There was no evidence of the agency of Adriance except his said declarations made to Leonard. The Court of Civil Appeals conceded that the evidence was erroneously admitted, but held that, since "the other uncontroverted testimony repelled the conclusion of an adverse claim to the land, the error was harmless." We are of opinion that, notwithstanding said circumstances introduced in evidence by plaintiff, the jury might have found, from the evidence offered by defendant in support of his plea as above stated, that Tacquard's possession was "commenced and continued under a claim of right inconsistent with and hostile to the claim of another;" and especially so since Tacquard was dead at the time of the trial, rendering it impossible to obtain his testimony, thus, of necessity, forcing the parties to rely upon circumstances to establish his intent with reference to the land.

In this state of the evidence we do not think the court can say, as a matter of law, that the improper admission of any circumstance tending to show such intent was harmless error. The testimony objected to was of a most material character; for, if Tacquard authorized Adriance to buy the land for him from Leonard in whom was the paper title, it was cogent evidence that his possession was not "commenced and continued under a claim of right inconsistent with and hostile to the claim of another."

We are of opinion that the court erred in admitting the testimony and that such error cannot be held, as a matter of law, harmless. On the issue above stated, defendant asked his witness Wheeler, "Did Tacquard ever claim to you that he did own the Bousse survey?" The bill of exceptions does not show that any special objection was made to the form of the question, but simply states "To which plaintiff objects." The bill also shows that the witness would have testified, in answer to the question, that Tacquard always claimed to witness that he owned the land and claimed that he had a deed for same for which both he and witness often searched among his papers and on the records.

We think there can be no question as to the competency and materiality of the testimony sought to be elicited on said issue, but the Court of Civil Appeals refused to consider the assignment of error based upon its exclusion by the trial court, because "the objection taken to it is not stated" in the bill of exceptions.

We are of opinion that the bill of exceptions should be taken as stating the very objection made by plaintiff to the question, and that none other was made. If this be true, the plaintiff only made a general objection to the question, which would only be good in case the question was not calculated to elicit competent and material testimony, and would not reach the form of the question, such as that it was leading. We do not see how the defendant, in tendering his bill to the court, could be required to state any more than he did; for, having stated a general objection as having been made by plaintiff to the question and sustained by the court, the presumption is that that is what really occurred on the trial, and it would have been improper for him to have undertaken to put in other objections as having been made and sustained, when probably such was not the case. If plaintiff intended to rely on an objection to the form of the question, as that it was leading, he should have made such special objection on the trial, so that defendant would have had an opportunity to change the form so as to avoid the objection, and should also have seen that such special objection was included in the bill of exceptions, if he wished to urge it on appeal as a justification of the ruling of the trial court in excluding competent and material testimony. 1 Thompson on Trials, secs. 703-704. We are of the opinion that the court erred in sustaining the objection stated to the question asked and excluding the evidence offered, as stated in the bill of exceptions.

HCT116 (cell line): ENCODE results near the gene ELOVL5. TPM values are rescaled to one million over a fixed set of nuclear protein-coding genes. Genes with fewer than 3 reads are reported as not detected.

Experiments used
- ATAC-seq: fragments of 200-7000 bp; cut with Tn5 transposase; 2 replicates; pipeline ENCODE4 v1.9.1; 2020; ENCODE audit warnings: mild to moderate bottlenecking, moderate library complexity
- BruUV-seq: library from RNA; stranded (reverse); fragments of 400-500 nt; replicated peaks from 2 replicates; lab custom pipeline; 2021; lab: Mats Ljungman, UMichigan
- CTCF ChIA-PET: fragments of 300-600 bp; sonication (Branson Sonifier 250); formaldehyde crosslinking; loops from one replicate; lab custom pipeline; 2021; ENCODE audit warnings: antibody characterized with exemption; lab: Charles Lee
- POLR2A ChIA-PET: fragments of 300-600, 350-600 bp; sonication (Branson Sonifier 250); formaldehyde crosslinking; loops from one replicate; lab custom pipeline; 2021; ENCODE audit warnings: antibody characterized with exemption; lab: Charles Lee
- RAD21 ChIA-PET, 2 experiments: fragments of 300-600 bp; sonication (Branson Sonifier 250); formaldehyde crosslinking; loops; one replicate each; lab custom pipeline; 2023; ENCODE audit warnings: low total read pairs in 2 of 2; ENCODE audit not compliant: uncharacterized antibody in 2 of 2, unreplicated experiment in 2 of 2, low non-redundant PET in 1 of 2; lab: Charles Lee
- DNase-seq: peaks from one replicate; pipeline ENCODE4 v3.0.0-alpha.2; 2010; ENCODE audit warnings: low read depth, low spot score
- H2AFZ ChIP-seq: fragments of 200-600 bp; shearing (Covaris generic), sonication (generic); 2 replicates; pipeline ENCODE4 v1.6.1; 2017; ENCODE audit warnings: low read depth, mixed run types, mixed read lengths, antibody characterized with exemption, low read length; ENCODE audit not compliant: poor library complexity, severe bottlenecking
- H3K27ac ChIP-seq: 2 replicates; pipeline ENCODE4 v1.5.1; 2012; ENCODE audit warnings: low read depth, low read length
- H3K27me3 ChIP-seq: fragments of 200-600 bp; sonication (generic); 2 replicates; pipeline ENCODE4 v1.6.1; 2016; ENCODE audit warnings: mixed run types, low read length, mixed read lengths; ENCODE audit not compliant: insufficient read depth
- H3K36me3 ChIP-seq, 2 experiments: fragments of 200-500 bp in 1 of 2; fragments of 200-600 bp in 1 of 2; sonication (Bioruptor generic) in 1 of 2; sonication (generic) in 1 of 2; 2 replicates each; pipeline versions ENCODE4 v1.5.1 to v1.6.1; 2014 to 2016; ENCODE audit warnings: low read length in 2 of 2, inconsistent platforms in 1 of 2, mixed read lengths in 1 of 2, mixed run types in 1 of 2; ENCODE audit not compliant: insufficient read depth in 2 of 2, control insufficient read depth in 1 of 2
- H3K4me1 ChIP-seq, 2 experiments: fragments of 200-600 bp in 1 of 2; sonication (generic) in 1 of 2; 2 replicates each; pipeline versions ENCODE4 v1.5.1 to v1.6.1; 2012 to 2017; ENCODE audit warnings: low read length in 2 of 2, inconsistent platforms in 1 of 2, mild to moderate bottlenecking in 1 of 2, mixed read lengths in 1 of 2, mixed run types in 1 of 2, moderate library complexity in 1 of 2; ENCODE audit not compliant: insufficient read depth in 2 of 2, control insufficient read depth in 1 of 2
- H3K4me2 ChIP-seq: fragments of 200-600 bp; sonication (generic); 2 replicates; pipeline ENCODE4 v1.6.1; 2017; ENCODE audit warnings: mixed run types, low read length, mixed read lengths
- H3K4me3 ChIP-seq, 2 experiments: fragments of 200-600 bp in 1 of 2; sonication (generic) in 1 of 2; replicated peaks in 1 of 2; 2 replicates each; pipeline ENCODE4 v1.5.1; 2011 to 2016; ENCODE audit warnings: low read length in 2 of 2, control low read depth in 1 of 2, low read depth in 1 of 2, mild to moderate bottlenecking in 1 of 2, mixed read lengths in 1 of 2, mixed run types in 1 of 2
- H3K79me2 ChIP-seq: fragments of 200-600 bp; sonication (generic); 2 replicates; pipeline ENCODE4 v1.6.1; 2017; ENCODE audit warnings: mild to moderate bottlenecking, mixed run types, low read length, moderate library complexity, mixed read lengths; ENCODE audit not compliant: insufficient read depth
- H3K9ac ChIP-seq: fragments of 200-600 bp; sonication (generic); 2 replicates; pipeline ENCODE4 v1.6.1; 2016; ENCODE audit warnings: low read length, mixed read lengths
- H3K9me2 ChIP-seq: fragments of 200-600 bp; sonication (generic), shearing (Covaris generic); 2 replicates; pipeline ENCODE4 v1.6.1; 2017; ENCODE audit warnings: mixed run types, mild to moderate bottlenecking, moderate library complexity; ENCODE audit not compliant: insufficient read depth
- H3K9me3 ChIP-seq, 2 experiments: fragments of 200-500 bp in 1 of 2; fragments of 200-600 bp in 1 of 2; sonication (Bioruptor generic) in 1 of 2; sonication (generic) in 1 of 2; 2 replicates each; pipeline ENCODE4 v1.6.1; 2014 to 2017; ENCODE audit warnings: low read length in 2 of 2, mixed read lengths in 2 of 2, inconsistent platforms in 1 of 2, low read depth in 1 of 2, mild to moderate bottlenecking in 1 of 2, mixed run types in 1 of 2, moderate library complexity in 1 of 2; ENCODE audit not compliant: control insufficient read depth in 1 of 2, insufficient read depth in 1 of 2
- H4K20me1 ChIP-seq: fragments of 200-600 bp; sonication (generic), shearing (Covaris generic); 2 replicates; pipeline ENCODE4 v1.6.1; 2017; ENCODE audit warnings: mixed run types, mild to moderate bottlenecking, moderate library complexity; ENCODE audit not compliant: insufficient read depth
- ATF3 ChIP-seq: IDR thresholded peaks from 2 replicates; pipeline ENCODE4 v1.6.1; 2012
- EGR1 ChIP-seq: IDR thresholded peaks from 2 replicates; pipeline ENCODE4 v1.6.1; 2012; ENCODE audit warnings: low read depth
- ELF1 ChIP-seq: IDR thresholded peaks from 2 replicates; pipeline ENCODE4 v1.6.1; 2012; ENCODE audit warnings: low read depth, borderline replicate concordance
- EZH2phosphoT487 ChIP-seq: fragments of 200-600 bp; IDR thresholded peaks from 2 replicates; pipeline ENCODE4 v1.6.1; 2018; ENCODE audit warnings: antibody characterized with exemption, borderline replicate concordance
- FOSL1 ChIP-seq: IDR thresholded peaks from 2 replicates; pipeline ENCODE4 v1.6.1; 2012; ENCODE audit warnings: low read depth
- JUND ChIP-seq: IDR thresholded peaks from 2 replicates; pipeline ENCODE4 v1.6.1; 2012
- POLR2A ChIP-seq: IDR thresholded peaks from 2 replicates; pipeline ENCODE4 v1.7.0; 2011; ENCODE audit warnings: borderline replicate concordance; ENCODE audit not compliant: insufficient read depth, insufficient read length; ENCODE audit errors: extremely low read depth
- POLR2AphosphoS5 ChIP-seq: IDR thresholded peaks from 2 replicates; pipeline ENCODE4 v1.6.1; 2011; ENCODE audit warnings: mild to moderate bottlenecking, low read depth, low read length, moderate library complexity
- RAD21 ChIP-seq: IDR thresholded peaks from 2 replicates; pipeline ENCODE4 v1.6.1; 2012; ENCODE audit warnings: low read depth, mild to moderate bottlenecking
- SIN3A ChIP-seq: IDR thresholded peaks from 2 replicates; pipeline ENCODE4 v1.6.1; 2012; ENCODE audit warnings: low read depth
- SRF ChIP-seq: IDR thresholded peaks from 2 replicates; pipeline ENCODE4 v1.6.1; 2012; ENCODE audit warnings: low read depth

For the errors above stated the judgments of the trial court and Court of Civil Appeals are reversed and the cause is remanded.

Reversed and remanded.

Summaries of

Waller v. Leonard

Supreme Court of Texas
May 14, 1896
89 Tex. 507 (Tex. 1896)
Case details for

Waller v. Leonard

Case Details

Full title:M. S. WALLER v. CHAS. H. LEONARD

Court:Supreme Court of Texas

Date published: May 14, 1896


89 Tex. 507 (Tex. 1896)
35 S.W. 1045